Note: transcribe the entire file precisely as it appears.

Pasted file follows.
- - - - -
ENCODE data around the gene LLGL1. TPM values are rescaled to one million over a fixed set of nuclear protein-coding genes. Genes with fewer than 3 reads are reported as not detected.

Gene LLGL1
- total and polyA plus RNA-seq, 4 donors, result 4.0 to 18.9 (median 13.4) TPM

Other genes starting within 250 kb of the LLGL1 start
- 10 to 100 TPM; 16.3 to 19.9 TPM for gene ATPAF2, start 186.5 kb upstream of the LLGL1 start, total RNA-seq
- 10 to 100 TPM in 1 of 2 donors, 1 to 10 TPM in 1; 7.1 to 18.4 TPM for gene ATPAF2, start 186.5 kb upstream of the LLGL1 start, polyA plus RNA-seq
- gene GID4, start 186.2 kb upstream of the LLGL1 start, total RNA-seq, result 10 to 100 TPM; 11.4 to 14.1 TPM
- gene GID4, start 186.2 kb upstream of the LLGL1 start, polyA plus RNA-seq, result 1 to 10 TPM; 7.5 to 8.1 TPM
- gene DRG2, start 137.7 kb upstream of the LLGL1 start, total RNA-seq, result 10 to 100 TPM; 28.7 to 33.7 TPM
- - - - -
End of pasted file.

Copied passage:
ENCODE data around the gene LLGL1. TPM values are rescaled to one million over a fixed set of nuclear protein-coding genes. Genes with fewer than 3 reads are reported as not detected.

Gene LLGL1
- total and polyA plus RNA-seq, 4 donors, result 4.0 to 18.9 (median 13.4) TPM

Other genes starting within 250 kb of the LLGL1 start
- 10 to 100 TPM; 16.3 to 19.9 TPM for gene ATPAF2, start 186.5 kb upstream of the LLGL1 start, total RNA-seq
- 10 to 100 TPM in 1 of 2 donors, 1 to 10 TPM in 1; 7.1 to 18.4 TPM for gene ATPAF2, start 186.5 kb upstream of the LLGL1 start, polyA plus RNA-seq
- gene GID4, start 186.2 kb upstream of the LLGL1 start, total RNA-seq, result 10 to 100 TPM; 11.4 to 14.1 TPM
- gene GID4, start 186.2 kb upstream of the LLGL1 start, polyA plus RNA-seq, result 1 to 10 TPM; 7.5 to 8.1 TPM
- gene DRG2, start 137.7 kb upstream of the LLGL1 start, total RNA-seq, result 10 to 100 TPM; 28.7 to 33.7 TPM